Adult ethics, values touted
by naomi martin
Advocate staff writer
May 29, 2012
Many mothers cried tears of joy Sunday afternoon as they watched their teenage sons accept certificates marking their completion of a year-long mentorship program with 100 Black Men of Baton Rouge.
Dressed in navy suit jackets and red ties, the 26 boys beamed as they stood in front of the crowd in the Southern University Agricultural Center.
For the past year, they had to wake up early two Saturdays a month to learn life lessons from mentors, all of whom are established, successful black adult men.
The mentors took the boys on field trips to their places of work to expose them to various opportunities and to talk about their individual roads to success, said Adell Brown, Jr., president of 100 Black Men of Baton Rouge.
“I have been in the program three years and it has made me a better person,” said Dedrik Oliver, a 16-year-old who won an award for being “most improved.”
“I did not want to go at first, but as I got into it, I started liking it,” he told the crowd with a smile.
At each session, the mentors, who are all members of 100 Black Men, addressed “life lessons” such as goal-setting, conflict resolution, family values and work ethic, said Fred Sibley, a mentor and chief administrative officer of 100 Black Men of Baton Rouge.
Upon completion of the program, the boys are awarded a $4,000 scholarship for college.
In a city where law enforcement and other leaders often lament the lack of positive male role models for black children especially, the year-long program is “absolutely life-changing,” said Sibley.
“Most of the kids in here, their moms bring them to us because his dad’s not in his life and he has no positive male figures,” said Sibley. “They need us. They don’t know they need us, but they need us.”
Sibley said the boys, when they first come into the program, usually wear sagging pants and, in general, try to “act like thugs,” because that is what they think is cool.
Over the course of the year, the boys are taught new ways to behave, Sibley said.
“To see a man who’s presenting himself, basically, like we are — you don’t have to necessarily have a suit on, but you know, we dress in the appropriate way, act in the appropriate manner,” he said. “That’s new to them.”
Sibley said conflict resolution is a particularly essential lesson for the boys because they often want to take revenge if somebody hurts them, which can escalate to violence.
“I tell them, ‘The best thing for you to do is walk away,” he said. “You have to see that’s not a sign of weakness. You have to use your brain and think.”
One of the boys, Joshua Augustus, 15, said he had learned a lot about the importance of decision-making from the mentors.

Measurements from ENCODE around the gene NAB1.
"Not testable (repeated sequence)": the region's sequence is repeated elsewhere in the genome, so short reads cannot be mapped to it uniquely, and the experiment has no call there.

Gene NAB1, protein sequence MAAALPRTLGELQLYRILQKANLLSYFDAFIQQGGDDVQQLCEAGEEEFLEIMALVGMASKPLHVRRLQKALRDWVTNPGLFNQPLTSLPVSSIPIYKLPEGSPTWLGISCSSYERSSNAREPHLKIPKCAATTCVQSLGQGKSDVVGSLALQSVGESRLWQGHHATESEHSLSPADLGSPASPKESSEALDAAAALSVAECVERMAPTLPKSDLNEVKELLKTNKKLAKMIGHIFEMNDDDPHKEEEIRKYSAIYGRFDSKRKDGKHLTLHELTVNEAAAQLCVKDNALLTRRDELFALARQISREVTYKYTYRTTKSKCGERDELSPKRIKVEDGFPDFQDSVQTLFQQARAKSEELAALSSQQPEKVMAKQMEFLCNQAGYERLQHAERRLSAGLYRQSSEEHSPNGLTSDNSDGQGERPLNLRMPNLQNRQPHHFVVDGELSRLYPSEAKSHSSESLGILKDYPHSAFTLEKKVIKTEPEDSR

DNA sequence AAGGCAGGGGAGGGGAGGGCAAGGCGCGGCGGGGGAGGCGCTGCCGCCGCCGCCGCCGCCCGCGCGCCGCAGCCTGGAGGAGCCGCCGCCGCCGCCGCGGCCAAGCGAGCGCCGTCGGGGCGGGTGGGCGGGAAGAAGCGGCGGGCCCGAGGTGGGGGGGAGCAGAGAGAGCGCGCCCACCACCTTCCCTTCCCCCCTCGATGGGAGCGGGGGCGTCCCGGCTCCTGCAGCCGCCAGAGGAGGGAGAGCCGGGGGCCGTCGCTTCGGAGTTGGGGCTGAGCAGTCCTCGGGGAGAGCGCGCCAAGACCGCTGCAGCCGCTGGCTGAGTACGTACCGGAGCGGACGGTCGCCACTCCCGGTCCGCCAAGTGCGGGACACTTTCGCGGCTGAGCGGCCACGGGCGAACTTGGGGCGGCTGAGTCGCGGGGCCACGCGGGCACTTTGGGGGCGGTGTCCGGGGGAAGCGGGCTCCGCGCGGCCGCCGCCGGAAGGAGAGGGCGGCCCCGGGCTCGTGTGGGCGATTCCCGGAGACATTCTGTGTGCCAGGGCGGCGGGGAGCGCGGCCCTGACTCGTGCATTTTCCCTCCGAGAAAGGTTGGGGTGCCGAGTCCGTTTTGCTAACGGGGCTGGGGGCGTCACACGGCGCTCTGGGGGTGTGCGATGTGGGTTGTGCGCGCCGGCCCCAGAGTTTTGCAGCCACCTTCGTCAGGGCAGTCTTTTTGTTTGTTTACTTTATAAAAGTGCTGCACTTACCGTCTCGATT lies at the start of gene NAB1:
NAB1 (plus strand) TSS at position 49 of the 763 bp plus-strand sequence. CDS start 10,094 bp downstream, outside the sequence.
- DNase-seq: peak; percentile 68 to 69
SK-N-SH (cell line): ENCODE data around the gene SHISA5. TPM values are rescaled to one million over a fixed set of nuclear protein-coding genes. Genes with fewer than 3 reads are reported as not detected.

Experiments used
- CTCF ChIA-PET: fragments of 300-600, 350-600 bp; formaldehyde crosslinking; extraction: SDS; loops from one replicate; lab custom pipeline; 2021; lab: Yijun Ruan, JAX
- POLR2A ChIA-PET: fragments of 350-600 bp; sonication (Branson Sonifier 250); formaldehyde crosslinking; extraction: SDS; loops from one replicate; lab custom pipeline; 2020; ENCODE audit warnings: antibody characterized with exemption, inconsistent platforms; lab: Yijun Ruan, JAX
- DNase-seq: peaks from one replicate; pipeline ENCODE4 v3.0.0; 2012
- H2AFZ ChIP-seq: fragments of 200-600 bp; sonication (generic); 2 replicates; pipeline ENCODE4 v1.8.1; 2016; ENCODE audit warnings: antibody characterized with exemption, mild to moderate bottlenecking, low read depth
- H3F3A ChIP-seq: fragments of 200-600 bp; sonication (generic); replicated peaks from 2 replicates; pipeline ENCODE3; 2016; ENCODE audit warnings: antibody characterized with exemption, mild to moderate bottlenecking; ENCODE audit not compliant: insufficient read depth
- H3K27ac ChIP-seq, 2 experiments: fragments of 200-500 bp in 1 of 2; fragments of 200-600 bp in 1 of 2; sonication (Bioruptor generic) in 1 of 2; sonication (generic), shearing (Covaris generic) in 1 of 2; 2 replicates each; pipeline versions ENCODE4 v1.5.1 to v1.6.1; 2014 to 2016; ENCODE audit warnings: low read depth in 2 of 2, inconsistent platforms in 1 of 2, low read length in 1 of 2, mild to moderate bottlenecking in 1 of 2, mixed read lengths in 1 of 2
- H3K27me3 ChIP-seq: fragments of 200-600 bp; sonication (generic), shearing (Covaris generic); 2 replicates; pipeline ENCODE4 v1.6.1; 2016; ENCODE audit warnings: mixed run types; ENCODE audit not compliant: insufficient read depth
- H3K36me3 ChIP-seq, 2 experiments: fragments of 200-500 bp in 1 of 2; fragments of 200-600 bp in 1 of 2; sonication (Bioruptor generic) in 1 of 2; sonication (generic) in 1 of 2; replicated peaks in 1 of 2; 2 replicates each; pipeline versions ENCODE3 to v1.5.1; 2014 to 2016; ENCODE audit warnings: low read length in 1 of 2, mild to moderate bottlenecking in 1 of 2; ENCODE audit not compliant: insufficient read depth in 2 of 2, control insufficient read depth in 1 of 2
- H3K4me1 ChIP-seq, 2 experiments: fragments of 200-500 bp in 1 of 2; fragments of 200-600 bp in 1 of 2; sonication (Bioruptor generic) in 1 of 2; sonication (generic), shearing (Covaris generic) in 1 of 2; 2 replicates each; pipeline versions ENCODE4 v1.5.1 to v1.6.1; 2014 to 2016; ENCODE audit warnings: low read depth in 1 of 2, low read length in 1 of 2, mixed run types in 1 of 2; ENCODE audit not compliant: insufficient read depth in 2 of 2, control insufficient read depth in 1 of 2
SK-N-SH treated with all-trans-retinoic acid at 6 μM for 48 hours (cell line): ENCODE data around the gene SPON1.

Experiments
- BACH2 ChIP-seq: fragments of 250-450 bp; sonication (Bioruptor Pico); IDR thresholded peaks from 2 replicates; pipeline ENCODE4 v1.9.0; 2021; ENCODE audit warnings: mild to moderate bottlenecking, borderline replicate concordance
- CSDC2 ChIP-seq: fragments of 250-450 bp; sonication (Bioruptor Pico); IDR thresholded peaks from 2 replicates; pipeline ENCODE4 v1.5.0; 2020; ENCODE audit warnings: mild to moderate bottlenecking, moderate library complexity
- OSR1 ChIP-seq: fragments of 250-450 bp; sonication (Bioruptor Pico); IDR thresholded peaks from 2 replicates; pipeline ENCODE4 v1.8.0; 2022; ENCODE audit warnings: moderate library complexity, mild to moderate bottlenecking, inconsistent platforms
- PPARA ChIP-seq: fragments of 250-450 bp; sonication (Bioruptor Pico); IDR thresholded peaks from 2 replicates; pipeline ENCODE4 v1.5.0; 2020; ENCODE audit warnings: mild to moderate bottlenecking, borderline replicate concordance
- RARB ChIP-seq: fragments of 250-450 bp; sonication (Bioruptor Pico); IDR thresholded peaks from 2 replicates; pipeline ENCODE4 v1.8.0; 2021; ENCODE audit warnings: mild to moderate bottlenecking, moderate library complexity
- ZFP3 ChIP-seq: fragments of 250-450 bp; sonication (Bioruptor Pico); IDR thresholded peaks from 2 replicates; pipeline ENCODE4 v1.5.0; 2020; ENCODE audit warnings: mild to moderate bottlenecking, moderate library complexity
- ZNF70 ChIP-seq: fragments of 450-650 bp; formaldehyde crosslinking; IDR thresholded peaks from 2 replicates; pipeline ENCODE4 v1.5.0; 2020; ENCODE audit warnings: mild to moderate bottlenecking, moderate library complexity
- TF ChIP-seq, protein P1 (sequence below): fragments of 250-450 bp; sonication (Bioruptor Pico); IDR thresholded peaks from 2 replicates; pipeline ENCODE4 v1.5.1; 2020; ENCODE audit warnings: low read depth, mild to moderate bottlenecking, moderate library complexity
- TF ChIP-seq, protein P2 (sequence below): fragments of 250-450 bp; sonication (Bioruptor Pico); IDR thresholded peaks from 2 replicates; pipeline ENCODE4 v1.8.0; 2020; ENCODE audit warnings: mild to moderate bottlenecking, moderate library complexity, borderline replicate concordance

“If someone I know wants to lead me down the wrong path, I know I can ask the mentors ‘What should I do in this situation?’ and they will give me the right thing to do,” Augustus said.
One of the boys addressed told the crowd about lessons he learned from a field trip to Louisiana State Penitentiary at Angola.
“It only takes three seconds to lose your temper and kill someone,” said Joshua Wilson. “I learned from this to do what I can to keep from going there and set goals for myself and get an education.”
The ceremony’s keynote speaker, Leroy Spurlock, 21, who had gone through the mentorship program in middle school, just graduated from Louisiana Tech University in Ruston with a degree in business administration.
“Decisions last a lifetime,” Spurlock told the boys, noting he had a friend who was sitting in jail awaiting a murder trial. “You need to be careful who you let influence your decisions.”
Spurlock also emphasized the importance of taking education seriously.
“Knowledge and education will open doors for you,” he said. “No one is just going to give you an education. There’s a difference between getting by and learning. Sure, you can study for five minutes right before a test and get a C. But you won’t learn anything that way.”
The organization’s president, Adell Brown, Jr., addressed the crowd and held up a copy of Sunday’s issue of The Advocate, pointing to a page which showed a photograph of a 100 Black Men-sponsored community health walk that took place Saturday.
That photo was surrounded by stories about crime and murder, which had also happened Saturday.
“Look at this,” he said, pointing to the different headlines. “One shot, one arrested, gunshots, crime — but here, in the middle of it all, good things are happening. That’s us.”